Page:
Scientists have increased the lifespan of mice by as much as 35% and researchers say this could one day prolong the lives of humans too.
They discovered that senescent cells – cells that no longer replicate as organisms get older – build up with age, and contribute to age-related illnesses including cancer.
Once these cells were taken away from mice, which theoretically should be coming to the end of their lives, they managed to live for a much longer period of time, some by as much as 35% longer than average.
The researchers believe that this finding could one day lead to a prolonged life in humans, assuming the effects of removing senescent cells is the same in humans as it was in mice.
The study, published in the journal Nature, used a compound called AP20187 to remove senescent cells from healthy mice. They found that the risk of tumours was significantly reduced, as well as the number of age-related diseases which affect multiple organs.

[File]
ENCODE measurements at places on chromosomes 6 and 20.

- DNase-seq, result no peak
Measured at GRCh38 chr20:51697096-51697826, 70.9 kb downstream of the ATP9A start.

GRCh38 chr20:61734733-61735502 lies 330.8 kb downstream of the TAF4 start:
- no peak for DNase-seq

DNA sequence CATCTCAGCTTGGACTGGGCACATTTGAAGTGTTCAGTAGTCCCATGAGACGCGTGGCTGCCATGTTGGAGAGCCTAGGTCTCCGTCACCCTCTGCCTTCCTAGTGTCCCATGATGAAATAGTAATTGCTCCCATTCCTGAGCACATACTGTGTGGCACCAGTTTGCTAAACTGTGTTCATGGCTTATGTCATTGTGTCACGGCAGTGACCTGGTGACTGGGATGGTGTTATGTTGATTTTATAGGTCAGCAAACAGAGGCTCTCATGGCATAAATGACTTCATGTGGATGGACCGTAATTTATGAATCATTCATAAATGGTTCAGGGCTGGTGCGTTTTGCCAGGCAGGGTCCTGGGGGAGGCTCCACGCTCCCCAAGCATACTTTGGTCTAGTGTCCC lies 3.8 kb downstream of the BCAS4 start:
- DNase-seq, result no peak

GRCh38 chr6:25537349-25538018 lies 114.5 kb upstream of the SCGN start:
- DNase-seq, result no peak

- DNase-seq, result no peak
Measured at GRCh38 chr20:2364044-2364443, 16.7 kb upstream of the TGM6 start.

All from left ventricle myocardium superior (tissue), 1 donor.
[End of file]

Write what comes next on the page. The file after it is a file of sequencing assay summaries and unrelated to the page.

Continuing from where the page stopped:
"Senescent cells that accumulate with ageing do bad things to your organs and tissues, and therefore shorten your life [and] also the healthy phase of your life," said Jan van Deursen, lead author of the paper from Mayo Clinic. "And since you can eliminate the cells without negative side effects, it seems like our findings would be useful for therapies against age-related disabilities or diseases or conditions."
The genetically engineered compound AP20187 eliminated these senescent cells, and effectively increased the lifespan of the mice by an average 25% and in some cases up to 35%. They injected the mice with the compound twice a week after they turned one year old.
Van Deursen also said that the general appearance of the mice seemed healthier, and the inflammation in their muscle, fat and kidney tissue was reduced.
"The advantage of targeting senescent cells is that clearance of just 60-70% can have significant therapeutic effects," said Darren Baker, researcher on the study. "If translatable, because senescent cells do not proliferate rapidly, a drug could efficiently and quickly eliminate enough of them to have profound impacts on healthspan and lifespan."
The average life expectancy of a UK male is around 79 years old, while females live for slightly longer, at an estimated 83 years.